The first train to leave Cavan departed for Dublin on 8th July 1856 and was open to passengers and goods transporters. Many people turned out to witness this historic occasion. In 1884 a branch line was added linking Killashandra to Crossdoney on the MGR line.
In 1860 the Dundalk and Enniskillen Railway Company built a branch line between Shantonagh in Co. Monaghan through Rockcorry to Cootehill. Then, in 1862 an extension line was built between Cavan town and Clones. In 1863 the railway between Clones and Monaghan town was completed and Cavan was integrated into the northern transport network. In the 1870s the Navan and Kingscourt Railway Company built a line from Kingscourt through Kilmainham Wood to Navan, while later in the 1870s the Sligo, Leitrim and Northern Counties Railway Co joined Enniskillen with Manorhamilton. This passed through north-west Cavan for four miles, although no stations were built in the county. Its construction was accompanied by inclement weather and heavy rain, and the construction of the railway bridge over the Arney River between Blacklion and Belcoo was an act involving both heroism and engineering ingenuity. A planned southward spur from this railway to Dowra was never built. In 1887 the last, and perhaps most famous piece of the Co. Cavan railway jigsaw was put in place when the grandiosely named Cavan, Leitrim and Roscommon Light Railway and Tramway Co. (better known perhaps as the Cavan and Leitrim Railway) built a rail line between Dromod in Co. Leitrim and Belturbet. This was subsequently joined to the existing rail network via a line to Ballyhaise. This marked the de facto completion of Cavan’s rail network.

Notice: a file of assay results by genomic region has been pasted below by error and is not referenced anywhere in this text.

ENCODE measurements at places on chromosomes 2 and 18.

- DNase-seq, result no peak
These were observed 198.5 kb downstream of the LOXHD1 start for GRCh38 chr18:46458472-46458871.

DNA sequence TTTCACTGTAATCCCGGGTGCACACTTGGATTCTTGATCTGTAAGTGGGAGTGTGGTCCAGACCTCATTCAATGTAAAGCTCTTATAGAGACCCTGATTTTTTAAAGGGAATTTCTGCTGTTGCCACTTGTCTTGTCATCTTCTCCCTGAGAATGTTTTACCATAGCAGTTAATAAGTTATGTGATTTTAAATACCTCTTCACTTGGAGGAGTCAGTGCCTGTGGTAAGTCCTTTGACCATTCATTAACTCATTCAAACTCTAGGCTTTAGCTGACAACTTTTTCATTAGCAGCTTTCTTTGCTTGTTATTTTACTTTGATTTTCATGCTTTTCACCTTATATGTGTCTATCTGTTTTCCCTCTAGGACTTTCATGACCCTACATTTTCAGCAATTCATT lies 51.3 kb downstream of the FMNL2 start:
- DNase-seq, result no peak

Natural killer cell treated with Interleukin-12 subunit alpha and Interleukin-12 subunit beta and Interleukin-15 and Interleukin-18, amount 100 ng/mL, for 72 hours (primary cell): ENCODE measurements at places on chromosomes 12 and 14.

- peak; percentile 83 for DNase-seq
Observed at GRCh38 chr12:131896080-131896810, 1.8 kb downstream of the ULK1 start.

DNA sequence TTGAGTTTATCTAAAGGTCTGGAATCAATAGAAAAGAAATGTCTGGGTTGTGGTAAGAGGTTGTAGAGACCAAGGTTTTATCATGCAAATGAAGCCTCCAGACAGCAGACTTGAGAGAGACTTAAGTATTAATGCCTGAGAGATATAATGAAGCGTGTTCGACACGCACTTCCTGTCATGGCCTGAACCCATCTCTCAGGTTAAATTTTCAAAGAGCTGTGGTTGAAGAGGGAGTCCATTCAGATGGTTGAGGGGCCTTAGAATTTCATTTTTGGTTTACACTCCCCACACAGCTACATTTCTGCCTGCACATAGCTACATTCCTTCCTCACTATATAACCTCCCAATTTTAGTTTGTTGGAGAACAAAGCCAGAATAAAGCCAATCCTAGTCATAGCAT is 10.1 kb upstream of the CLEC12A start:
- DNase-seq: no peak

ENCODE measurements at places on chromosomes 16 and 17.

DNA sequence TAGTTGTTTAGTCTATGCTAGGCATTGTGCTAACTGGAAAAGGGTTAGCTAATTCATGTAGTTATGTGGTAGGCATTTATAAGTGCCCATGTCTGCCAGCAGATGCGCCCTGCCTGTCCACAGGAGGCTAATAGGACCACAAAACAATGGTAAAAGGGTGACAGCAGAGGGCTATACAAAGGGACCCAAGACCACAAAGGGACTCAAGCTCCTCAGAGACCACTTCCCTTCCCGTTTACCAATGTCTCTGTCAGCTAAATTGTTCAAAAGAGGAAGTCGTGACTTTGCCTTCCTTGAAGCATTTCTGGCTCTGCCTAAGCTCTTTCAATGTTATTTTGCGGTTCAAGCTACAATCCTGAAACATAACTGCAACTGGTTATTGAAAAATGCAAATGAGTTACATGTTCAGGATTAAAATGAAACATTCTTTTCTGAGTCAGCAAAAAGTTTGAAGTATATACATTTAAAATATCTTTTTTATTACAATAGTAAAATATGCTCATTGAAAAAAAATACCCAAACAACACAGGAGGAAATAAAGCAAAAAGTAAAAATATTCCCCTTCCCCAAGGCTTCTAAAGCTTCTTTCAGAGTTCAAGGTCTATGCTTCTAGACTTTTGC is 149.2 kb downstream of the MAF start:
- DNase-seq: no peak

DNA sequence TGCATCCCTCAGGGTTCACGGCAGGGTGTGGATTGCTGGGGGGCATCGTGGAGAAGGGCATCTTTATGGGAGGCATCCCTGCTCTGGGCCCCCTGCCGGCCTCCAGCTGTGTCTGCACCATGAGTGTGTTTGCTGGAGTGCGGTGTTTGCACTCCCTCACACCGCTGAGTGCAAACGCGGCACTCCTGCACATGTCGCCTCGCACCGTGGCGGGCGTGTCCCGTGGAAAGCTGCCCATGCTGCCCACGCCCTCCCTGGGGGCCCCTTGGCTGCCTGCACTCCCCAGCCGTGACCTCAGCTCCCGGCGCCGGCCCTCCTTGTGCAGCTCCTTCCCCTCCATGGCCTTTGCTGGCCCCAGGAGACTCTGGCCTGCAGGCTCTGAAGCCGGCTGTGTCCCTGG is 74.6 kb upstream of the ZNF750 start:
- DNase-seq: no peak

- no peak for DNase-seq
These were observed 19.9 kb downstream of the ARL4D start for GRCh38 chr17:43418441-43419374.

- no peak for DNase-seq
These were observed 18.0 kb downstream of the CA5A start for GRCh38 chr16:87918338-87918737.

Cavan became the link between the NGR and MGR, thus making Cavan a busy trade centre and increasing business in the Town. Goods could now be moved easily to and from both Belfast, and the North and Dublin.
With the foundation of the GAA in Ireland in 1884, trains became a huge part of its culture, transporting sport fans easily and in great numbers to and from games. These games were, and mostly still are, held on Sundays, and this wasn’t always popular with the more religious memebers of the community. A story is told of one particular station master in the Village of Redhills, who turned out the station lights so that the train wouldn’t see the station, and all the passangers who were attending the GAA match and hoping to get off at Redhills, missed their stop!
The last passenger train left on October 14th 1957, and all services stopped on January 1st 1960.
Town Hall Designed by Scott 1905.